There are a range of reasons why people approach us to arrange psychological therapy; some of the most common motivations are:
- Anxiety, Stress & Fears
- Low Mood / Adjustment to Loss
- Relationship Difficulties
- Traumatic Events
- Personal Growth
Bristol Psychology Services provides thorough and thoughtful assessment and effective, evidence based psychological therapy for adults experiencing a wide range of emotional difficulties. We have affiliated therapists we can refer to who can help with any of the concerns outlined below.
Anxiety, Stress & Fears
Everyone feels anxious at times but for some people worry can become overwhelming and get in the way of enjoying life. Anxiety tends to relate to the future so worry often revolves around ‘what ifs’ with a focus on threats, danger or not coping. Sometimes worry is ‘generalised’ but often it can settle on a particular area, for example worries about health, often called ‘health anxiety’ or concern about performance in social situations, known as ‘social anxiety’.
When anxious thoughts are accompanied by compulsions to carry out certain actions (such as hand washing) or mental rituals (such as counting, or repeating phrases), this is known as ‘obsessive compulsive disorder’.
Some people develop intense fears of certain situations or objects, which is commonly referred to as a phobia. Common phobias are: agoraphobia (fear of open spaces); animal and insect phobias; fear or flying; driving phobia and fear of yourself or others being sick.
Intense anxiety can sometimes lead to panic attacks, or strong ‘waves’ of anxiety accompanied by very unpleasant physical sensations such as a racing heart, shaking, sweating and feeling dizzy. These physical symptoms result from the mind misinterpreting a situation as threatening, which causes the body to react with a surge of physical changes designed to help the body react as effectively as possibly to an anticipated ‘fight or flight’ situation. Of course nowadays stressful situations, such as being stuck in traffic, or being under pressure at work, don’t often require us to run away or attack, but we still get the primitive fight-flight physiological changes which can feel quite frightening. Sometimes, the physical symptoms of panic may be misinterpreted as dangerous, which can lead to further anxieties, for example a pounding heart may lead to thoughts such as “I’m having a heart attack”.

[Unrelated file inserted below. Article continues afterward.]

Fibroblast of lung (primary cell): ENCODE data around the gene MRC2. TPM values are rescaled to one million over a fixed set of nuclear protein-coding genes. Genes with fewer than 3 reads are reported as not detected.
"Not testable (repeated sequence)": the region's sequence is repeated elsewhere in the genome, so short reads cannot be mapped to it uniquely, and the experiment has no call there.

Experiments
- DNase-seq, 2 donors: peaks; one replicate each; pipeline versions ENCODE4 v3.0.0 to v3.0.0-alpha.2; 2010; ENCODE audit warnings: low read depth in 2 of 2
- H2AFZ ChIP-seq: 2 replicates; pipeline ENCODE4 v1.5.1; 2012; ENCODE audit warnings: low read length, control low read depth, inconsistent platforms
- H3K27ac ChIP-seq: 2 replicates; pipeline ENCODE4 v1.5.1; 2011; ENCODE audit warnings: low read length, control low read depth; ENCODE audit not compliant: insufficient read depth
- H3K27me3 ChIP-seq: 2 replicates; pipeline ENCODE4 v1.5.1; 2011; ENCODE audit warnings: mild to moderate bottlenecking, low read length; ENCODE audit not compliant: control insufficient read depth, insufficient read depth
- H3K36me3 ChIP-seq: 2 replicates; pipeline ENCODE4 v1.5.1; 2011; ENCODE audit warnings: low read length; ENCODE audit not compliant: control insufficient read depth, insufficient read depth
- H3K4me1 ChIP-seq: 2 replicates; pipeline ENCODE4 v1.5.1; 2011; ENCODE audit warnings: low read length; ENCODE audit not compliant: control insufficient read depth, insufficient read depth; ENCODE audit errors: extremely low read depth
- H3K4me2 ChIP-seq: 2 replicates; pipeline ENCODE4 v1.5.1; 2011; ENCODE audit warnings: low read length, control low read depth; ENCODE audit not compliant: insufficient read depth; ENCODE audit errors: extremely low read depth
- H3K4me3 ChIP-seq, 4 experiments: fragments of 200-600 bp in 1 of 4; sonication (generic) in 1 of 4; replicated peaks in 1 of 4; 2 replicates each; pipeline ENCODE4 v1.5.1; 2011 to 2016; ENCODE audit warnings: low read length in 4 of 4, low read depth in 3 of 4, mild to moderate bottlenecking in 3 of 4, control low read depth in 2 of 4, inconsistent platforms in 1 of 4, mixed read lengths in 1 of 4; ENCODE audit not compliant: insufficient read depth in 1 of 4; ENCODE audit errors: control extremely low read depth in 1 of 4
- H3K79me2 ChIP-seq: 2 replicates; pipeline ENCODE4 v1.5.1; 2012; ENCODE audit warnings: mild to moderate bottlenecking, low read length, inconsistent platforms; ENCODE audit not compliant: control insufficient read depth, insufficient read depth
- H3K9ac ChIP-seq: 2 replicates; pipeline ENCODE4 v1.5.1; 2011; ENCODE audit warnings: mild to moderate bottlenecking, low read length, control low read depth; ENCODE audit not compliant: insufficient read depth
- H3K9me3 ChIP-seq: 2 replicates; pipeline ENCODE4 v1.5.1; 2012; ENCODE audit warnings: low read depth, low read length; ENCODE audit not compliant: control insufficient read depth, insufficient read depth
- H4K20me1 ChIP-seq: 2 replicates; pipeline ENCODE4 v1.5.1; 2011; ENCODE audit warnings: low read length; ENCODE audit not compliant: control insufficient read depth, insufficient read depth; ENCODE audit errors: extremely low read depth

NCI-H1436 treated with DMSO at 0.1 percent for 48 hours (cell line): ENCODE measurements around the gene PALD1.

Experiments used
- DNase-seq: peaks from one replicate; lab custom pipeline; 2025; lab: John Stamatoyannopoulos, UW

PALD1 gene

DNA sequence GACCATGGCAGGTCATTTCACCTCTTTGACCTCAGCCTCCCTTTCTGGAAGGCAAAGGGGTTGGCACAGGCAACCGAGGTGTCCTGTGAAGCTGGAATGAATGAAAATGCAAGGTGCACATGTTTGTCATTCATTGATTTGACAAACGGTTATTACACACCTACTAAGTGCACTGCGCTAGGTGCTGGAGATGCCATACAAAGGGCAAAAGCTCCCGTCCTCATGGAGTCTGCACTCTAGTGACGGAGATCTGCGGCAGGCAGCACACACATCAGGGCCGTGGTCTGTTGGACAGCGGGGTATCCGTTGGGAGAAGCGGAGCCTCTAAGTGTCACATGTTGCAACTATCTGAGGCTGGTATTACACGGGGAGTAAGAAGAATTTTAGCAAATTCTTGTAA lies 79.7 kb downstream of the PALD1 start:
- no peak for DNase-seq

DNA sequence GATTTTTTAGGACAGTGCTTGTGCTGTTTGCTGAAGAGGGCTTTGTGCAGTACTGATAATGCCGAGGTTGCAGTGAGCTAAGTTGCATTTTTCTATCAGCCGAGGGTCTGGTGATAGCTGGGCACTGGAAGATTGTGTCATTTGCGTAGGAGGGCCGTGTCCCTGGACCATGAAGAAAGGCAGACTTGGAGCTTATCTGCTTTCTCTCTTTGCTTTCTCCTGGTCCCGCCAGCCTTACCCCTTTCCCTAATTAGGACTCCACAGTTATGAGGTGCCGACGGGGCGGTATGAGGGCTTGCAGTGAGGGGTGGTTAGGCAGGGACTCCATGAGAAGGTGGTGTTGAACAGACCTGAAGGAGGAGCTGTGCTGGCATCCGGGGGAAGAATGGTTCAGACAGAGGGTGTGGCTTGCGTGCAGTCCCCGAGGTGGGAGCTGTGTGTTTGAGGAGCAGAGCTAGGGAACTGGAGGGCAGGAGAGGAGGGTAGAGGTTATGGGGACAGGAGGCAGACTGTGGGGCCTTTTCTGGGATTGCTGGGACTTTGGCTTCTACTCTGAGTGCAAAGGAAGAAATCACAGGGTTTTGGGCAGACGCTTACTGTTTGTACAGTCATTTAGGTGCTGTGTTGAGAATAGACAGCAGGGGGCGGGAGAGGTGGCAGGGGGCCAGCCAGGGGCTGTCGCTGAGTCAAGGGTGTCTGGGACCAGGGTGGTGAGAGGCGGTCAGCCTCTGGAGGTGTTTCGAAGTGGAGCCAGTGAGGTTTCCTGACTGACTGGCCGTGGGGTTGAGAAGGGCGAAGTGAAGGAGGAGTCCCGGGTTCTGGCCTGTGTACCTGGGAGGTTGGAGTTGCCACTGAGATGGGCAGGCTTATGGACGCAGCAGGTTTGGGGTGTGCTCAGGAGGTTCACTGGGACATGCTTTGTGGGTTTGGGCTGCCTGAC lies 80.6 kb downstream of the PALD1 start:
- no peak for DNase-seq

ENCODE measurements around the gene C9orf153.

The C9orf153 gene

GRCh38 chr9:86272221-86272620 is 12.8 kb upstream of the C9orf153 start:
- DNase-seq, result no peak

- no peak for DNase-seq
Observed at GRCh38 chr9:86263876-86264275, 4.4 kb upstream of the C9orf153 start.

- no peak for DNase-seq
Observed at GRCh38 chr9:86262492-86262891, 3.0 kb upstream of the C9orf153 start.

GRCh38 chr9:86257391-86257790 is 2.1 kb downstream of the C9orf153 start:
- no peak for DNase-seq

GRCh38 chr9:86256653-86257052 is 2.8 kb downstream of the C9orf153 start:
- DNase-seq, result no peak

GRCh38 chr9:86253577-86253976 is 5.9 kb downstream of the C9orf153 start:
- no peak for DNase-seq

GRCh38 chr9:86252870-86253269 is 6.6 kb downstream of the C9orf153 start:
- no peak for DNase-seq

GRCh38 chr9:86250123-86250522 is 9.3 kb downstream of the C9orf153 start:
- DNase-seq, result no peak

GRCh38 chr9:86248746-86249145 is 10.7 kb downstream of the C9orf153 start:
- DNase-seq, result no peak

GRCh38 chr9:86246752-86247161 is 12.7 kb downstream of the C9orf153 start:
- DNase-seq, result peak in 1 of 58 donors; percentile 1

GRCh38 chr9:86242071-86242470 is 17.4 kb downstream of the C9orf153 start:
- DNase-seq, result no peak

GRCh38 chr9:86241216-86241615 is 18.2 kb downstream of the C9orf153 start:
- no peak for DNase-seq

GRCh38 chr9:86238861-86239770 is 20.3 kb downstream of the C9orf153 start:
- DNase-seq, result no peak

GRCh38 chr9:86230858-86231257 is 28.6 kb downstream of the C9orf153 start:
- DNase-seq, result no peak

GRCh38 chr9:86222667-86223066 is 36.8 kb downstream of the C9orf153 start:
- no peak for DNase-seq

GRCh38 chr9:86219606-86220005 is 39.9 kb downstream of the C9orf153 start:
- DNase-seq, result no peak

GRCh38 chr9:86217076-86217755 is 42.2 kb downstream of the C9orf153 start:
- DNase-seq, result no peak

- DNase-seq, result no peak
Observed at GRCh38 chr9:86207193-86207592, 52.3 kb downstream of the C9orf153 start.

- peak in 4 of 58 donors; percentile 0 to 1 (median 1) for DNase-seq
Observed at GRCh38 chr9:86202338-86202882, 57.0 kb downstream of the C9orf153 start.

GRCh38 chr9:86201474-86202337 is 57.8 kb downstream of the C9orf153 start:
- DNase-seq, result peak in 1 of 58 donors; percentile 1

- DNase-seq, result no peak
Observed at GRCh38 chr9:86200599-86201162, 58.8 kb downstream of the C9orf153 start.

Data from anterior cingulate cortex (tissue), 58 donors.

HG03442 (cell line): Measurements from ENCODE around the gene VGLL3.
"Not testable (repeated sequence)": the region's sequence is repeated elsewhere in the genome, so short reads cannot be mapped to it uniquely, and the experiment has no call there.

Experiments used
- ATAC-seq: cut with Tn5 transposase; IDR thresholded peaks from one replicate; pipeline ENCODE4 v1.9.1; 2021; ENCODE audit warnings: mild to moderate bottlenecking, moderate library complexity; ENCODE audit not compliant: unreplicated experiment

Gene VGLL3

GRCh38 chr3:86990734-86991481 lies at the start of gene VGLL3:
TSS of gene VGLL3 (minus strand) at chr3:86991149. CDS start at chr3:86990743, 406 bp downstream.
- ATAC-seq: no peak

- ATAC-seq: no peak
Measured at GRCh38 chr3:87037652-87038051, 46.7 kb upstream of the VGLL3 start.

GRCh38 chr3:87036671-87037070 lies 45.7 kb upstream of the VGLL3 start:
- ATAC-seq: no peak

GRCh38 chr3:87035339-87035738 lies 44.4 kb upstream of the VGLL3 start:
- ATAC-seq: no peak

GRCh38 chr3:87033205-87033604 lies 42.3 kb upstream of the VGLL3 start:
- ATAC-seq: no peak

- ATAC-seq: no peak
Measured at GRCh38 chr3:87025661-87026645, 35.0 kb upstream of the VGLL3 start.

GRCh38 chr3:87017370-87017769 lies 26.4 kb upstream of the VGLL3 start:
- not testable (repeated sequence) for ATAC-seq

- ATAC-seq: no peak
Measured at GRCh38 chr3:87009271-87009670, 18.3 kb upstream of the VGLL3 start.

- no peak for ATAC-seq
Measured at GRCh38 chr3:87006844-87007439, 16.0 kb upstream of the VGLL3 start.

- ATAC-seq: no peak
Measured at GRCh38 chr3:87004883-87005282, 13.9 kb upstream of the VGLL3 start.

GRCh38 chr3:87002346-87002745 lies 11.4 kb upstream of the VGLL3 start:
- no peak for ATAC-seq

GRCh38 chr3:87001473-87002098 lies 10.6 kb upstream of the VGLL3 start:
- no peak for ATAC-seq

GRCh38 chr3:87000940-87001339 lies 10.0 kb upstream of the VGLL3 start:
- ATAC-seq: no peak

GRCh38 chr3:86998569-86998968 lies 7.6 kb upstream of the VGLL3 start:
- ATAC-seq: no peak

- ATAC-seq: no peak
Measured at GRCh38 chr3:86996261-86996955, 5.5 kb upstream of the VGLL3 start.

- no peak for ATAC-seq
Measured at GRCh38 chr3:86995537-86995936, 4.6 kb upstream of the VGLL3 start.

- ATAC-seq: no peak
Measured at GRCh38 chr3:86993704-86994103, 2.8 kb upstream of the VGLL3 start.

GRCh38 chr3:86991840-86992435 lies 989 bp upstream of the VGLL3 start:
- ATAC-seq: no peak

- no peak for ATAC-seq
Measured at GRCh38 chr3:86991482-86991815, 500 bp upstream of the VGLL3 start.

Anxiety, phobias and panic generally respond very well to a range of psychological treatments including cognitive behavioural therapy and acceptance and commitment therapy. Research indicates that mindfulness based approaches can be very effective in helping us cope with daily life stresses, leading to improved well-being as well as some possible benefits for physical health. A key part of all these treatments is increasing understanding of the vicious cycles of worrying thoughts, anxious feelings and physical sensations. Skills are then taught to help reduce the impact of worries and to increase the ability to take helpful, positive actions.
Low Mood / Adjustment to Loss
A common reason for seeking psychological therapy is having experienced life events which involve loss: loss of an important relationship through divorce, separation or bereavement; loss of role, status and purpose through redundancy or loss of freedom and physical integrity through chronic pain, medical illness and treatment. Whatever the reason for the loss, it is common for people to experience feelings of sadness, loneliness, depression and hopelessness.